Gies: Find your 'why,' Illini

Gies: Find your 'why,' Illini

CHAMPAIGN — Paula Hays and Julie Griffin were all smiles Saturday as they watched their only children graduate from the University of Illinois after hearing the advice of a small-town boy turned multi-millionaire man.

Larry Gies (below), keynote speaker for the 148th commencement exercises held in Memorial Stadium, urged Hays's and Griffin's sons and some 13,000 others in the Class of 2019 to find their "why" in the work they choose, instead of focusing on the what or where.

"Your impact in life will be measured by how you change the world and those you touch along the way," said the Mendota native. "So don't ask yourself, 'How much money will that job pay?' But do ask yourself, 'How can I connect the dots to a higher purpose, not just for me but for all those around me?'"

The message was pleasing to Hays and Griffin. The Champaign women have been friends almost two decades since the day Spencer Hays and Alex Griffin, now 22, walked into Holy Cross School in Champaign to start kindergarten together.

"That's awesome," Griffin said of the message delivered by Gies, who made his fortune in fewer than three decades after his 1988 graduation from the UI with a bachelor's degree in accountancy. "He was definitely inspiring."

His 27-minute speech was delivered on an overcast, crisp spring morning. The 52-degree temperatures felt colder thanks to a breeze and the metal bleachers that conducted cold through the back sides of the family and friends of the largest graduating class ever. Approximately 4,750 were at Memorial Stadium; another 8,000 participated in individual college graduations all weekend.

Gies and his wife Beth, also a UI grad, have given a $150 million chunk of their wealth to the UI business college that now bears his name because education, he said, is part of his why.

"Nobody should ever have to say, 'I want to be an Illini but I can't afford it,'" he said.

It was Beth's invitation to him to help tutor at the YWCA on campus while they were in school, that sparked their passion to educate, he said. After leaving the UI, he continued tutoring some "amazing" children in a rough area on Chicago's west side.

"David was bright, energetic and we had a blast together," Gies said of one of his mentees.

But when David, 10, was slain on a city street, Gies said he vowed "to find a way out for these bright and promising young kids. A way out of the blight, the poverty, the years of neglect and the hopelessness."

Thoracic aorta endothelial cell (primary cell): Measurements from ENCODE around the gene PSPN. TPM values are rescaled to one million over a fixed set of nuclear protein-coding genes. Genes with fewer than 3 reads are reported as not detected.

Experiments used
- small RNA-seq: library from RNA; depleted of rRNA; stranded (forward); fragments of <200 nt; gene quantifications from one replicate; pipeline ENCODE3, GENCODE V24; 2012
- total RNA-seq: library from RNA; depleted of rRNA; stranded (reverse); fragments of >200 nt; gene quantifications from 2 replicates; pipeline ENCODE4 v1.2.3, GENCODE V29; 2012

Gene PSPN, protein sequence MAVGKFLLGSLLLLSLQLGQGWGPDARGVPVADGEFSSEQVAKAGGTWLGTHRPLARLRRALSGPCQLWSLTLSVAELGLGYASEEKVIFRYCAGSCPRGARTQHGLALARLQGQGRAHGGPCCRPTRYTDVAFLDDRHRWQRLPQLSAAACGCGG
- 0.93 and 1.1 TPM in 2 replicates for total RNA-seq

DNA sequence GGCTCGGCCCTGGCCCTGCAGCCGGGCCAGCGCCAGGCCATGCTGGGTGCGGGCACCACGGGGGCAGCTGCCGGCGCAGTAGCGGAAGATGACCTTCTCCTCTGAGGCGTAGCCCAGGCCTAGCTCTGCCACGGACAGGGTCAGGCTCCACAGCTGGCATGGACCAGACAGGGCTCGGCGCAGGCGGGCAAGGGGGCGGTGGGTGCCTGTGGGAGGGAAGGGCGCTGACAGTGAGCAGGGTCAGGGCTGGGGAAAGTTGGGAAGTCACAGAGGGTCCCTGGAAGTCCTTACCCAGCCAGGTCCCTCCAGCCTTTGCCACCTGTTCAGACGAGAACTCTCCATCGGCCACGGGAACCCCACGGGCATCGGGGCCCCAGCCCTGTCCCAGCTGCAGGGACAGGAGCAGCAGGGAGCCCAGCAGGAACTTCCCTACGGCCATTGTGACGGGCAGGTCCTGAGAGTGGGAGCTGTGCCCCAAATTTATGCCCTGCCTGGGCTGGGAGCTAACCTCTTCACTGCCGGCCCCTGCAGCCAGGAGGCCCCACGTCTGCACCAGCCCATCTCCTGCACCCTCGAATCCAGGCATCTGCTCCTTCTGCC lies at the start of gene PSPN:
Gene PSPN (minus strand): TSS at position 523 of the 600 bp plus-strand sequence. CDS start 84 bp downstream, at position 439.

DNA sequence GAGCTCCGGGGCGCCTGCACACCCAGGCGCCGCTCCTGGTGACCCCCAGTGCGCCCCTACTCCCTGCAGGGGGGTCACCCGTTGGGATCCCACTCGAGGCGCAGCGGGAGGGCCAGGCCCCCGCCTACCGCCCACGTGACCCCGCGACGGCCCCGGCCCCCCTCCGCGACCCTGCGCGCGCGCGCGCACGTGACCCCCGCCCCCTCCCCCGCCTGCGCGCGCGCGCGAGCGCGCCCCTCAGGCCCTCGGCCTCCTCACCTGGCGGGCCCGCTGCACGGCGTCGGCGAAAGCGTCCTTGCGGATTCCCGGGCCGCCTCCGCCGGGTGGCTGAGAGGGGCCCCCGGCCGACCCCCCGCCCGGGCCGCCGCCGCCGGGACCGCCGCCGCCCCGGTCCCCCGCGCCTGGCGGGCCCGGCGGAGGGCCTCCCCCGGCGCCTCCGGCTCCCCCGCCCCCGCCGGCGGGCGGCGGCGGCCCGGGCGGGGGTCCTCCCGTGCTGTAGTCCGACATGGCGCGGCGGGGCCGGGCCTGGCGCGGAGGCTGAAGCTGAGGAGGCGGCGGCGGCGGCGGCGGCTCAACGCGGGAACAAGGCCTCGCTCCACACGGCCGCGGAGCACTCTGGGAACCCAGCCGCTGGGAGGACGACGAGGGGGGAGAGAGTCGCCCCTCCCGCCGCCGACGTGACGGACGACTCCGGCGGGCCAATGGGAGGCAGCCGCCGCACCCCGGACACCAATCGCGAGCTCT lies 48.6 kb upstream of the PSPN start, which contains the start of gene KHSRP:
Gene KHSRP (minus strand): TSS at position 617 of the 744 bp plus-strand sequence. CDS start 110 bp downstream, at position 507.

He made good on that promise by building The Chicago Jesuit Academy, a school for about 200 boys in third through eighth grades, taught by "30 passionate teachers, four of whom are Illini."

It's been operating 14 years and Gies said about 90 percent of its graduates are in college or have a job, in contrast to the 3 percent from the area who earn college degrees and the 37 percent who are employed.

For Gies, the other part of his why wasn't exactly an epiphany. Rather, he had a nagging sense of not feeling fulfilled by his work even while being successful at it.

Just six years ago, he asked his management team to engage in an introspective exercise in writing their own eulogies.

"When they spoke specifically about how they wanted to be remembered for their professional lives, nobody mentioned making a lot of money for our investors. What they did talk about was building a company that would outlast us; something future generations would be proud of," he said.

Former chancellor Michael T Aiken received an honorary degree at Saturday's commencement.

That led to the formation of Madison Industries, a company that switched from buying other companies, improving them and selling them at a profit, to creating products and services that make the world "safer, healthier and more productive" and "would be here 100 years from now."

"Don't expect to have the answers today. Remember, it's a journey and by all means, enjoy it. But do keep that burning passion you have today. Embrace it, feed it, develop it. Make what you do meaningful to you by finding your why," he said.

Hays said she and her husband Curtis, talked about that on the ride home with their son.

"We told him the why may not come right away, that at the beginning the why may be just to pay the bills, but that his why will come and we know he will do great things," she said.

Librarian of Congress Carla Hayden received an honorary degree at Saturday's commencement.

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